Book review: Memorable characters struggle to be seen in ‘How Lucky’

Will Leitch is the author of "How Lucky," a mystery set in Athens. (Courtesy of Harper Collins)
Will Leitch is the author of "How Lucky," a mystery set in Athens. (Courtesy of Harper Collins)

An unlikely trio of amateur sleuths seek answers in an Athens-based mystery

The characters who inhabit Athens-based author Will Leitch’s debut novel are the kind of people who go about their days often unseen by the movers and shakers of the world: The Chinese exchange student who speaks little English. The Pakistani caregiver who makes ends meet with menial jobs. A disabled man strapped in a wheelchair who speaks with a computer-assisted voice. His loyal friend, a stoner and devoted video gamer. A loner willing to go to extreme measures to get someone to notice him.

In “How Lucky,” it’s as though they live in a parallel universe to the beautiful young students, coaches and athletes who fuel the collegiate engine that drives the town of Athens. Living in a place filled with people working toward degrees and careers that will one day take them far away, these fly-under-the-radar folks are the townies and the outsiders who, with one exception, are already living their futures.

The exception is Ai-Chin, the Chinese exchange student who goes missing at the beginning of this mystery. According to news reports, she seemingly vanishes into thin air. But Daniel realizes he might have unknowingly witnessed Ai-Chin’s kidnapping while sitting on his porch in his wheelchair early one morning. Conveying that information to the authorities and getting them to take it seriously, though, is no easy feat.

Daniel has spinal muscular atrophy (SMA), a degenerative disease similar to ALS (aka Lou Gehrig’s disease). The difference between the two is ALS strikes adults, and SMA strikes children. Because Daniel has very little control over his muscles, he requires a wheelchair to get around, a rotation of caregivers to keep him alive and a computer to speak out loud.

Despite Daniel’s physical challenges, his mind is razor sharp and so is his irreverent sense of humor. As the lead amateur sleuth in this crime caper, he provides the voice for “How Lucky,” and what a voice it is. Speaking directly to the reader like an old confidant, Daniel offers up amusing observations and wise insights about everything from Athens’ all-consuming passion for football to what makes his caretaker Marjani and his best friend Travis tick. In the process, he reveals himself to be both brave and vulnerable by sharing the unvarnished truth about the realities of living with a fatal disease.

“One of the many annoying things about being disabled is the obligation I always feel to make you feel better about your reactions to me. We’re used to your reactions. You’re the one with the problem here.”

Unlike most mysteries, the source of tension and intrigue in “How Lucky” isn’t derived from figuring out clues or chasing down red herrings. Instead, it is Daniel’s inability to communicate what he knows that creates friction.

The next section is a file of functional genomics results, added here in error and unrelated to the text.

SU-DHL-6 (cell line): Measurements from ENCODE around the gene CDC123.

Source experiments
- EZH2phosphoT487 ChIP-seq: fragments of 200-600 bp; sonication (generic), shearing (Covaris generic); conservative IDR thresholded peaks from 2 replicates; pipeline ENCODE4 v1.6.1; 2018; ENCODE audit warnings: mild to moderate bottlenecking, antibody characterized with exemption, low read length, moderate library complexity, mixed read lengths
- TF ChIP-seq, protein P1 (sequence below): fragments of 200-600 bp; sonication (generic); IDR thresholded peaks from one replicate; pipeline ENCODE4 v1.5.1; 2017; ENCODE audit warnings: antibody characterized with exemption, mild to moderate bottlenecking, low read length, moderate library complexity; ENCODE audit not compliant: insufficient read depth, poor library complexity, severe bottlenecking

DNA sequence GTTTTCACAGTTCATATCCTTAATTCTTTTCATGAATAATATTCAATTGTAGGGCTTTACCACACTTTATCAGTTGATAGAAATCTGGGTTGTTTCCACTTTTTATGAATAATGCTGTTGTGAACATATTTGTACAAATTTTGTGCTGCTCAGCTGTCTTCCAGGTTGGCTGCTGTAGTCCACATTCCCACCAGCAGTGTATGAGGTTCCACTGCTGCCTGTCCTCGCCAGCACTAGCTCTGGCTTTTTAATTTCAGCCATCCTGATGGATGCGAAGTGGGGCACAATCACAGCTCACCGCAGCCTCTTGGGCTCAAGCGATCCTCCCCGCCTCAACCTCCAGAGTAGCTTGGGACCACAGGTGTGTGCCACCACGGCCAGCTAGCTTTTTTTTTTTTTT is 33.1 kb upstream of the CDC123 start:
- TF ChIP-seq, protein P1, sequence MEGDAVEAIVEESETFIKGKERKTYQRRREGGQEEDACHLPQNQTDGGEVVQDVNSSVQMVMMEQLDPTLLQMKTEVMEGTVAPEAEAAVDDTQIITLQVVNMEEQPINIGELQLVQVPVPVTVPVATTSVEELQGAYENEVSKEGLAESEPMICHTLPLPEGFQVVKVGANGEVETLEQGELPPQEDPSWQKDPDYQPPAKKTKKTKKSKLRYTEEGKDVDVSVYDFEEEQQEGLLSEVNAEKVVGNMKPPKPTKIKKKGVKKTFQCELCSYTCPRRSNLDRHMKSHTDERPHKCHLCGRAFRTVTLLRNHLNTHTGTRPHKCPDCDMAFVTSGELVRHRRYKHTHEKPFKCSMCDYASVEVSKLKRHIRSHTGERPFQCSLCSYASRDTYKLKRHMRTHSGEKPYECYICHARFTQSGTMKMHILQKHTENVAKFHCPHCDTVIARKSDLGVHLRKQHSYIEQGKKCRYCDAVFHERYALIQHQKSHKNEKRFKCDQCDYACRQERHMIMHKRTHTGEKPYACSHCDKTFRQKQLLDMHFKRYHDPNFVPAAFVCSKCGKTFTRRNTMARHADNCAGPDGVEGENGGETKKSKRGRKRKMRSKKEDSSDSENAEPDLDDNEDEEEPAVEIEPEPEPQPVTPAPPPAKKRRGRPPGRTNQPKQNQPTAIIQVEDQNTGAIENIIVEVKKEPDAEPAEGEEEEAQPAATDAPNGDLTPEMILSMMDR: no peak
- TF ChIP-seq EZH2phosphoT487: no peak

When Daniel gets excited, he can manage to produce some indistinguishable grunts, but to convey his thoughts, he has to type them out, which is a painstaking process. When Daniel finally manages to get a police officer’s attention, the cop is so distracted by his discomfort over Daniel’s physical condition, he fails to wait around long enough for Daniel to engage his speaking apparatus.

Another opportunity to inform authorities of what he saw is thwarted by a choking incident, a common and potentially fatal complication for those with SMA. Narrowly escaping death, Daniel wakes up in the hospital frustrated again by his inability to communicate. Even his caretaker Marjani can’t make headway because she’s called the cops so many times over neighborhood nuisances, they’ve written her off as someone who cries wolf.

The one person who has no trouble communicating in “How Lucky” is Jonathan, a suspect in Ai-Chin’s kidnapping. Or is he? Jonathan is a known serial confessor to crimes he didn’t commit. Daniel inadvertently connects with Jonathan on Reddit and strings him along, hoping to elicit information. Through long, philosophical emails, Jonathan reveals himself to be something of an incel — an “involuntary celibate” — who’s bitter over his lack of success finding a romantic partner.

Daniel is appropriately repulsed, but he also relates to the pain of feeling invisible in the world.

Not everything in Leitch’s novel feels fully cooked. Several of his female characters are problematic. Daniel’s mom is an amorphous offstage figure who dishes out tough love one minute, battles breast cancer the next and is living it up in Jamaica with a boyfriend the next. None of these threads are woven together to create a fully formed character, which is a shame because what we do know about her is intriguing. The victim, Ai-Chin, merely serves as a device to get the story rolling, and Kim, Daniel’s former love interest, is introduced and abandoned with little rhyme or reason.

Perhaps most troublesome, though, is the simplistic mystery at the heart of “How Lucky.” Additional complications and a twist or two would have gone a long way in creating more drama.

But ultimately, “How Lucky” is about the characters, and Leitch has done a phenomenal job creating memorable ones who are original and likable.

The irony of “How Lucky” is that despite Daniel’s limited ability to communicate, his telling of the story to the reader is eloquently conveyed with a level of nuance and complexity he could never achieve in real life. That’s especially true when he describes what it’s like to live with SMA. In those moments, he occasionally breaks the fourth wall and succeeds in making the reader feel as seen as Daniel longs to be. And that right there is an astonishing accomplishment all on its own.


“How Lucky”

by Will Leitch

Harper Collins

304 pages, $25.99